10.    We don’t need any more idiots

If you haven’t figured out by now that Portland is actually the greatest city to ever become “hip” in snowboarding, seriously, don’t move here.


1935 SE Hawthorne Blvd

Vincente's, the V Room & the Winking Toad on Urbanspoon

Date of visit: October 15, 2009

Price for 2 (with tip): $20

It is my firm belief that when you see the words “gourmet” and “pizza” together, you should not even consider going inside. But since the goal of this blog is to eat at every restaurant on Hawthorne, we were going to have to bite the gourmet bullet and eat at Vincente’s eventually, so today was the day. I should also note I have been here before, but only for drinking purposes while waiting for movies to start and Cinemagic across the street. But this was my first pizza/lunch experience.

The slice options were limited, today it was cheese, pepperoni and once special slice with pesto, cherry tomatoes, roasted garlic and feta. Since we were at a gourmet pizza shop, I figured might as well go with the fancy one. Jared got two slices of cheese and we also got a medium garden salad to split. The menu said it “fed 2” and was actually served family style with two separate bowls, which was nice. It also looked really good with fresh tomatoes, mushrooms, red onions and garnished with poppy seeds. Unfortunately, the ranch dressing (the only option presented) was perhaps the blandest we’ve had since Bridgeport Ale House. The lettuce was ok, but overall, even a bunch of salt and pepper couldn’t help this bowl of ruffage.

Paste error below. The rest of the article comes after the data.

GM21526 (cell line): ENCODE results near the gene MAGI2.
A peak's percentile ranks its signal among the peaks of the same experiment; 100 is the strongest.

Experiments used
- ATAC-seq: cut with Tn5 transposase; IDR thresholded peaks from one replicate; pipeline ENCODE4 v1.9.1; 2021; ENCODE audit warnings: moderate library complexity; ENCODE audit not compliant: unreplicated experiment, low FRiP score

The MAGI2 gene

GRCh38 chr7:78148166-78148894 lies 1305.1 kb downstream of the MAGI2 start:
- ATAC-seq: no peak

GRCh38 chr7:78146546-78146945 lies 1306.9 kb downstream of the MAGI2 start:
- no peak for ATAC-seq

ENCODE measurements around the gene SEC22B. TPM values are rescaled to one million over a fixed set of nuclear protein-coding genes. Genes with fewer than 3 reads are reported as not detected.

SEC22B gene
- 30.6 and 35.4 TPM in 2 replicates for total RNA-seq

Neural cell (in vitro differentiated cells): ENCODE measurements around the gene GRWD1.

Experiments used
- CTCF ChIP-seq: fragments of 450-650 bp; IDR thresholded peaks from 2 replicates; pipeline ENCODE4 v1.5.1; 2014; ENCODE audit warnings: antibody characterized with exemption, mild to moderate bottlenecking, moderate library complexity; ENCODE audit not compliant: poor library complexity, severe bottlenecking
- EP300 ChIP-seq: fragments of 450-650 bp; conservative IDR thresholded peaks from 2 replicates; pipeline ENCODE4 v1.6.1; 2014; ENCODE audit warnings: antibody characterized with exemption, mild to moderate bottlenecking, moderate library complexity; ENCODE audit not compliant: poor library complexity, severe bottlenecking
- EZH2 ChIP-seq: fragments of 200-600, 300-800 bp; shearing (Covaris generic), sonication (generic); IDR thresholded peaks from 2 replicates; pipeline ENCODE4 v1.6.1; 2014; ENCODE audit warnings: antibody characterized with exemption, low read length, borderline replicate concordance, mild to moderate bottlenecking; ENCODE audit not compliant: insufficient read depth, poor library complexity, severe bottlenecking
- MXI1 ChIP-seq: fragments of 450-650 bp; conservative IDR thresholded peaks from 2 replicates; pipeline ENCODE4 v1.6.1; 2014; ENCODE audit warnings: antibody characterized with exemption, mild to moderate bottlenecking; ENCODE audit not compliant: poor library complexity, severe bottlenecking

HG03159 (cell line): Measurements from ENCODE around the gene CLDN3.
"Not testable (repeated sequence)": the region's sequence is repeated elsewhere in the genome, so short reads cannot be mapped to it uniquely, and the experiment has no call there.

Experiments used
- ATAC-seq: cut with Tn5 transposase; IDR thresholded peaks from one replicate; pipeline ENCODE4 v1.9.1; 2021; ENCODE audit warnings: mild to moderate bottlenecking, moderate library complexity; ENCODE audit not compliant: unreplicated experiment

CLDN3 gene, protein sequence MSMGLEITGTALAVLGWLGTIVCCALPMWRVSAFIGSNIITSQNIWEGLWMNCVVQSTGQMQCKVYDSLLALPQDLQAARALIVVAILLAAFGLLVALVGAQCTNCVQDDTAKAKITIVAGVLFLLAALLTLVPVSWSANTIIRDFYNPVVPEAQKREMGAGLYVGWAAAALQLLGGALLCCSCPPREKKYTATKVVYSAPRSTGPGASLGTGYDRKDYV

As for the slices, as one would expect from “gourmet pizza” they were expensive and mediocre at best. The crust was way too thin and tasted more like corn meal than anything else. And even the fancy slice was really not that flavorful, though thanks to the giant garlic chunks, left me with a lovely after taste for hours to come. At least the check came with Andes mints, right?